The report described the status of the four main SAS systems undergoing demonstration and validation operations by the designated initial operational capability (IOC) in FY ’21.

A rendering of the Knifefish unmanned underwater vehicle which will be deployed from the littoral combat ship to sweep mines. Illustration: General Dynamics.

A rendering of the Knifefish unmanned underwater vehicle which will be deployed from the littoral combat ship to sweep mines. Illustration: General Dynamics.

Raytheon’s AN/AQS-20C will be towed from a MCM unmanned surface vessel (USV) and is currently in the vendor test phase. It is set to finish developmental testing in FY ’18 and reach IOC by the end of that year. The Navy plans to deploy 2 AN/AQS-20Cs and two MCM USVs for each LCS with the mine countermeasure mission package.

Northrop Grumman’s [NOC] AN/AQS-24 is used in the fleet today as a device towed by the MH-53E Sea Dragon helicopter. It supports optical identification, but not volume search. The Sea Dragons are expected to perform Airborne Mine Countermeasure missions until at least 2025 and to extend the minehunter’s life past the helicopter retirement the Navy is developing the AQS-24C variant as a deploy and retrieve system integrated into USVs. It is currently undergoing vendor developmental testing and integration with MCM USVs is planned to end by the fourth quarter of FY ’18. The Navy noted this supports volume search but not optical identification.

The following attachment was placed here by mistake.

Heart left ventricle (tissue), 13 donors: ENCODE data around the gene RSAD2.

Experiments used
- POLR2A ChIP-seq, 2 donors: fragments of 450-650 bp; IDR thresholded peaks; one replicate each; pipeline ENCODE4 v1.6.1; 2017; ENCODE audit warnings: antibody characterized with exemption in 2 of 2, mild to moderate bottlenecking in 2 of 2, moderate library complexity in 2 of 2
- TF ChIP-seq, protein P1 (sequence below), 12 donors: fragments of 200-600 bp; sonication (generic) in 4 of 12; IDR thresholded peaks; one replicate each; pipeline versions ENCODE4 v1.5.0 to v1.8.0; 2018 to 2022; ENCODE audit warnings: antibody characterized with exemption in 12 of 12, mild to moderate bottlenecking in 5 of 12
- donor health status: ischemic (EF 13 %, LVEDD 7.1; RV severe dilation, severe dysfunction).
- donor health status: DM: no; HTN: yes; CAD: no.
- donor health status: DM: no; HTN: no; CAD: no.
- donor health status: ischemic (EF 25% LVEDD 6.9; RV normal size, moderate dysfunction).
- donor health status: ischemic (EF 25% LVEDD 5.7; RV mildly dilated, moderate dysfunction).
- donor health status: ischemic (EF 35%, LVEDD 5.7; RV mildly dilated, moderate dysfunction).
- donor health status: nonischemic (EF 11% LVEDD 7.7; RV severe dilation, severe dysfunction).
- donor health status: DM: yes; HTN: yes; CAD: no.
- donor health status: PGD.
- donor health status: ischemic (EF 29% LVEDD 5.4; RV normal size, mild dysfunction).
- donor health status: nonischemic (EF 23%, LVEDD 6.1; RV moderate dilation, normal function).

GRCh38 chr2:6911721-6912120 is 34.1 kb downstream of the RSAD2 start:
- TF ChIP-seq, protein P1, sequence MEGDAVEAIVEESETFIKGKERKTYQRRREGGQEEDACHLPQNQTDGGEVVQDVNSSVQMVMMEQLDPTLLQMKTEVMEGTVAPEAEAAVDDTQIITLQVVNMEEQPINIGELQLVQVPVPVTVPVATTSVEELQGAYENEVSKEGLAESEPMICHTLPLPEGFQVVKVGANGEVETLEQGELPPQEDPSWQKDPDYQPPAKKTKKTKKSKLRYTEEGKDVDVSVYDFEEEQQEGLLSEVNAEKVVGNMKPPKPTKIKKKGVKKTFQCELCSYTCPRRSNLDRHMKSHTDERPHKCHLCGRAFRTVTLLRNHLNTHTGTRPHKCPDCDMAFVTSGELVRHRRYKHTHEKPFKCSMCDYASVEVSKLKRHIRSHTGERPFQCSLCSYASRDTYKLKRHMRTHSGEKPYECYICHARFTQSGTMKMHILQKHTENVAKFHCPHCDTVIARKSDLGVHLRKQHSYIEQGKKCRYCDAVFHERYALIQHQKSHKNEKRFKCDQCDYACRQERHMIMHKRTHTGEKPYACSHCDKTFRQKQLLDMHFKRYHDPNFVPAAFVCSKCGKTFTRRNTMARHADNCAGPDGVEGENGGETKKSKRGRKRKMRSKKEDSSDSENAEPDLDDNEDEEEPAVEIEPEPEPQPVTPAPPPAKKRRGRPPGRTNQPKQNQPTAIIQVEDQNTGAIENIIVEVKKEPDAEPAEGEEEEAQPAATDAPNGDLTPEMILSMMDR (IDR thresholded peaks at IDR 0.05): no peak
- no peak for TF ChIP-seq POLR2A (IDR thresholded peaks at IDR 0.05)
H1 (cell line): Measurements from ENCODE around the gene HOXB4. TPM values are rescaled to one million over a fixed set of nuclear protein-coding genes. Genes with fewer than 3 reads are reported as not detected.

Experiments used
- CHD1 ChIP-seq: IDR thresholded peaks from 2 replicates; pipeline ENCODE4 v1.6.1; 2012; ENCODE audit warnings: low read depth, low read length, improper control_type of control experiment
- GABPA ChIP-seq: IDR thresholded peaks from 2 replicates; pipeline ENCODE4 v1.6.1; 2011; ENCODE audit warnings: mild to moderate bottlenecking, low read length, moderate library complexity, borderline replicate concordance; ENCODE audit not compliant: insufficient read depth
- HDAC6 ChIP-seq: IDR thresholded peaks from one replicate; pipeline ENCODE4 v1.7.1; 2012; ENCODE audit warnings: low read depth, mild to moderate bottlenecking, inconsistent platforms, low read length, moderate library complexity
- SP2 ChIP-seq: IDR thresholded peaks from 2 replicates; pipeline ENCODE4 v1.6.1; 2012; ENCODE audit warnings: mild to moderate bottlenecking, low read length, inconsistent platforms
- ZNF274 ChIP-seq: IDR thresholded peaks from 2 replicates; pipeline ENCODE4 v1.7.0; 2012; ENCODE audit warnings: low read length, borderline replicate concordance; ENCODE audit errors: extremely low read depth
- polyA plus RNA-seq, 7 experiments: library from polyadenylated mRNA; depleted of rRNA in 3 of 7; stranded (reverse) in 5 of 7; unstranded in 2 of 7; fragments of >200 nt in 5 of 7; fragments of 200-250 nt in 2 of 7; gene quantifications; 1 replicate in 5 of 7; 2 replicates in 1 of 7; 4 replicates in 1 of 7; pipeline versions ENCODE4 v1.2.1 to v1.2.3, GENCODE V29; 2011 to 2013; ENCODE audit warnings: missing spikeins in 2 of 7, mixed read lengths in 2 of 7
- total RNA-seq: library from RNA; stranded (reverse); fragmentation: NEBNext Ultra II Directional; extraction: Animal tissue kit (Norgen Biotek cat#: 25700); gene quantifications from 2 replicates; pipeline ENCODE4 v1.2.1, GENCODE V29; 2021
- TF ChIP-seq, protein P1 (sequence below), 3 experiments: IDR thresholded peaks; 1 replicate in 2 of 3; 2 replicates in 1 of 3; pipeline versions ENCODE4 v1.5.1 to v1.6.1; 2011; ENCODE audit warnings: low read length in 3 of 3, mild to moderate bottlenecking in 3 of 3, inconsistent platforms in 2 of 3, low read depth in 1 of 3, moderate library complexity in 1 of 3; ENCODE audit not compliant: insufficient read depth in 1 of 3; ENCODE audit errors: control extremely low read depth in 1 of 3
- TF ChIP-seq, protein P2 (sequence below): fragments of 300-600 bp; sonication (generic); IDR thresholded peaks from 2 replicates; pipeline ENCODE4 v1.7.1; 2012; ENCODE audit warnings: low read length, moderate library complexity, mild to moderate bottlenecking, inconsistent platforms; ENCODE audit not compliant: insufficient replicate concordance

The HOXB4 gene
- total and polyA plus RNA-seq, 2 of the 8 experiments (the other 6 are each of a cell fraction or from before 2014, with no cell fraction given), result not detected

Hydroid’s MK18 MOD 2 is a UUV-based system used by explosive ordnance disposal units and is meant to provide minehunting for seaports of debarkation, sea lines of communications, amphibious operations, and maritime homeland defense. This system can be deployed independently from various VOOs like rigid-hull inflatable boats and Military Sealift Command ships. The MOD 2 variant will use a prototype dual-frequency small synthetic aperture minehunter (SSAM-2) sonar arrays for higher resolution bottom search capability. They are currently undergoing developmental, testing, and suitability assessments by the U.S. Fifth Fleet.

Lastly, the Navy is developing General Dynamics’ [GD] Knifefish UUV to hunt volume, bottom, and buried mines. It aims to achieve IOC in FY ’20. It uses a low frequency broadband SAS system to find mines in high clutter and burial environments. It can be deployed from either an LCS or VOO. Each system includes two 21-inch diameter, 23-foot long untethered vessels. Last October the system underwent contractor trials off the coast of Boston, Mass. It is intended to replace the dolphins and sea lions currently used for some mine detecting missions and the company expects sea acceptance trials this year (Defense Daily, Oct. 26, 2017).

The Navy also defended its acquisition strategy (AS) that describes required capabilities and quantities, rather than specific systems.

“The AS provides a mechanism to continue to introduce mature, leading-edge technologies through pre-planned product improvements (P3I) that meet the capability requirements of the MCM MP.  The system of systems approach to MCM was successfully demonstrated during the MCM technical evaluation in 2015 onboard LCS 2 employing the Airborne Laser Mine Detection System, Airborne Mine Neutralization System, and the Remote Minehunting System, consisting of the Remote Multi-Mission Vehicle and the AN/AQS-20 sonar,” the report said.